by Roderick Conway Morris

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Morandini's Playful Geometric Design


By Roderick Conway Morris
VENICE 10 October 2008
Marcello Morandini
The Piazza Casula, Varese, Italy (1974), Morandini's first architectural project

 

 

In 1968 Marcello Morandini was given, aged 28, an entire room to himself at the Venice Biennale to exhibit his geometric sculptures. These pieces ended up in Canada, Hungary and Switzerland. The largest, seven meters long, was donated to Mantua, the town of his birth, but has since disappeared.

Of the 22 Italian artists invited to the 1968 Biennale, no fewer than five died during the event or shortly after. Morandini, however, survived and went on to a productive career bridging the worlds of art, architecture and design, and the arts of east and west.

To mark the 40th anniversary of his Venice debut, a retrospective has been mounted at the Ca' Pesaro Gallery of Modern Art on the Grand Canal. "Marcello Morandini: Art, Architecture, Design," contains more than 60 pieces and will run until Nov. 16, before going on to the Neues Museum in Nuremberg in February.

The 1968 Biennale took place amid political and social turmoil. Morandini and his fellow exhibitor Gianni Colombo stood out among their colleagues in sending an open telegram to the press expressing their absolute opposition to any kind of violence. Morandini has plowed his own idiosyncratic furrow ever since.

Almost all Morandini's sculptures are monochrome, combinations of black and white, sometimes grays. Some are of great simplicity, others of geometric complexity. When he does use color, it is to arresting effect.

Inspired by the Bauhaus, Josef Albers, Moholy-Nagy, and others of that era like the Russian Constructivists, he also drew on the arts of Japan, reflected in simple forms and lacquered or other glossy surfaces.

Experiments in hand-coating poorly seasoned wood in the early 1970s resulted in eruptions of "abominable fungal growths," after which he turned for some pieces to precolored black and white plexiglass. At a deeper level, Morandini also shares the Japanese belief that creating beautifully crafted objects is in part a spiritual process.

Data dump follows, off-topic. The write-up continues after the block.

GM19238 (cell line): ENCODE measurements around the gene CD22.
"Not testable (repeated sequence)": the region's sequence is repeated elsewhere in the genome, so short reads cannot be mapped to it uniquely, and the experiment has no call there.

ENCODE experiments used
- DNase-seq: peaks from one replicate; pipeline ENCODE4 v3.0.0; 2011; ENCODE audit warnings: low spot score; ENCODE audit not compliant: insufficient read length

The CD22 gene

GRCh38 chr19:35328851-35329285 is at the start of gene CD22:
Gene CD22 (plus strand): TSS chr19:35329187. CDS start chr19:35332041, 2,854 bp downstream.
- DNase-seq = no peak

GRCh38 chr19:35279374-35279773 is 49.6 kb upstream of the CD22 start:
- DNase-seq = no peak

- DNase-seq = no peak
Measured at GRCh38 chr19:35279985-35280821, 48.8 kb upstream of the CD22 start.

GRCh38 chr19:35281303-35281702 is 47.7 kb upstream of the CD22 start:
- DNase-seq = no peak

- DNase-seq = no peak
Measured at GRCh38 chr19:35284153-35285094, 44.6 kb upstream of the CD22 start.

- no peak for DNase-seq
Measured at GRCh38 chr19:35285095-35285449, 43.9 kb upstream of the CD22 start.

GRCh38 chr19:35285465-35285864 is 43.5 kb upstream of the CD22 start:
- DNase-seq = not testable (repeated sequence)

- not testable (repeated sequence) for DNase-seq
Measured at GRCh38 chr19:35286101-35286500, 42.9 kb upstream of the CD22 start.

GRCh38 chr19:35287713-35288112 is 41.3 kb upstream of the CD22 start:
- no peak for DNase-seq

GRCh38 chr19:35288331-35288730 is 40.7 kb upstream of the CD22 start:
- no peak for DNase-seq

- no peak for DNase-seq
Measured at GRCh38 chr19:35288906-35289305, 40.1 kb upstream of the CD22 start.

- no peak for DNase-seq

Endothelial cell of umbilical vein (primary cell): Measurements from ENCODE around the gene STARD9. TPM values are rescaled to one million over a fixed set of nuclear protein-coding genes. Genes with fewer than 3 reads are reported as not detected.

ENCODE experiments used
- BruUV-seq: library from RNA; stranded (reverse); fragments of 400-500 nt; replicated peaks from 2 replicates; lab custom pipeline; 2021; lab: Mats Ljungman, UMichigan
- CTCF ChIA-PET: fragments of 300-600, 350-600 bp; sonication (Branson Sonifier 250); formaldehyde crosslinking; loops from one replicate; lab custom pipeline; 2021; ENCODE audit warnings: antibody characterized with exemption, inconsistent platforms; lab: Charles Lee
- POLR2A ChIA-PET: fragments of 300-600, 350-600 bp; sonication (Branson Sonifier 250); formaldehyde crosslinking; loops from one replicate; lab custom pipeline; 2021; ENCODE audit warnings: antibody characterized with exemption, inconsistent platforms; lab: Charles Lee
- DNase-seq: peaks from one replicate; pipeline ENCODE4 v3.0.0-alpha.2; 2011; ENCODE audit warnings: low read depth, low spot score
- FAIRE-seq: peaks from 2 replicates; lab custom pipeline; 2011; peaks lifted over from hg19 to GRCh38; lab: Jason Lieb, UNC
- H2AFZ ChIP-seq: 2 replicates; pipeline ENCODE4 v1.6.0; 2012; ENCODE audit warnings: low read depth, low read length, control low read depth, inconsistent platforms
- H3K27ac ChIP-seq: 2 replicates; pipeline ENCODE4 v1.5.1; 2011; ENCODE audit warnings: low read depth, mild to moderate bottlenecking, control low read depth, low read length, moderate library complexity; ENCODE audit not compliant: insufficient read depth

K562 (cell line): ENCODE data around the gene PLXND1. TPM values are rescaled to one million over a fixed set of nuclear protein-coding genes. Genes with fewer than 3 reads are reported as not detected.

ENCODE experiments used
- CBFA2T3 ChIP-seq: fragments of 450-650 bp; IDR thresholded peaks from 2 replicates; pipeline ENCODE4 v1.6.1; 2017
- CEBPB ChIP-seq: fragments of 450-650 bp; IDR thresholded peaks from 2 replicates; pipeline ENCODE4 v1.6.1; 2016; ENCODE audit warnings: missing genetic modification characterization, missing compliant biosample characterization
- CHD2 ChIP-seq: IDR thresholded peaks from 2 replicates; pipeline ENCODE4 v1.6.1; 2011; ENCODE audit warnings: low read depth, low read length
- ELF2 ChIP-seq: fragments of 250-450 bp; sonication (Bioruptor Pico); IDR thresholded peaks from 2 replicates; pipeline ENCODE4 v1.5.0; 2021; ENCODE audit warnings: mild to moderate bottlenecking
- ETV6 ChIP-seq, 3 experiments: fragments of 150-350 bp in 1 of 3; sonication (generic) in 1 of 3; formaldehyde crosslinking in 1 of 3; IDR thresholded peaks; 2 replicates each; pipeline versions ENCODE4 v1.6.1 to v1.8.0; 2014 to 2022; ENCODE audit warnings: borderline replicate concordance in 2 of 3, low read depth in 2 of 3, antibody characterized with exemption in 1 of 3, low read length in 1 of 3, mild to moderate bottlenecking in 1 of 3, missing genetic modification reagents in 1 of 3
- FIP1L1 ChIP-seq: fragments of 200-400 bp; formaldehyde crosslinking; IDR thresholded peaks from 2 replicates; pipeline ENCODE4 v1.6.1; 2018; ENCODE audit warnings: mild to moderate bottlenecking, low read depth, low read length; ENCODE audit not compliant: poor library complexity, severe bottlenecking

Having trained at the Brera Academy in Milan, the artist supplemented his income in the early 1970s by working as an industrial and graphic designer. Far from stifling Morandini's creativity, this experience seems to have suited his instincts and helped hone his skills.

While constantly expressive, adventurous and often witty, Morandini's work is always planned with the precision of a master draftsman, as revealed by some telling design drawings on display here.

Morandini shares this graphic background with Maurits Cornelis Escher, and in many respects he could be seen as the abstract heir of the Dutch artist, working in three dimensions. Even the strange suggestiveness of Escher's images is present in Morandini's works - a sense of hidden meanings lying beneath immaculately rendered surfaces. Morandini has said of his work that it strives to contain "all that normally is not seen or is barely perceptible."

The artist's experience in industrial design has also assisted him in realizing some fascinating, high-quality furniture, fittings and household goods. The philosophy behind all of these is summarized in his description of the thinking behind his 1991 "Bine" chair: "The pleasure of finding an active and surprising architecture for a traditionally passive object."

He has designed an elegant new plexiglass "Ca' Pesaro" chair for the exhibition. Also on show are a range of diverting tables, shelves, lamps, light fittings, stainless-steel cutlery and "ergonomic" playing cards with streamlined rounded edges. Porcelain products include spiraling flower vases; coffee services in leaning, funnel-like shapes that evoke romantic voyages on ocean liners; a chess set and a double-faced clock. Morandini's trompe l'oeil rugs, with illusionistic three-dimensional effects, are both floor coverings and woolen tableaux.

Morandini's first excursion into architecture was in 1974, when he was invited to design the Piazza Casula, a new square flanked by administrative buildings, erected on the site of a former factory in Varese, where his family had moved in 1947. Morphing the form of ancient amphitheaters, he created an intriguing, spiraling, stepped white structure. In 2005 he transformed the town's main square with its central fountain, his white, gray and russet-colored geometrical pavings echoing the stylistically varied surrounding architecture.

Although the forms may seem different, Morandini's use of contrasting monochrome stone harks back to Italian medieval and Renaissance architecture. For his "Das Kleine Museum" in Weissenstadt in Germany, the black and white elements of the geometrical composition - fronted by a gravel expanse recalling a Japanese Zen garden - were provided by polished black granite and Carrara marble from the same quarries that supplied Michelangelo.

Among Morandini's larger scale works have been skyscrapers in Singapore and Kuala Lumpur, and a new façade for the Thomas porcelain factory at Speichersdorf in Germany, where rising and falling bands of blue and green pick up the hues of the sky and fields around it.

His latest projects, illustrated in the show, include tall buildings directly based on some of his vertical sculptures and a vast waste disposal plant in Milan. This he proposes to wrap with light-reflecting panels, arranged in an interplay of sloping planes and convex cones, to mirror their surroundings and the sky.


First published: International Herald Tribune

© Roderick Conway Morris 1975-2016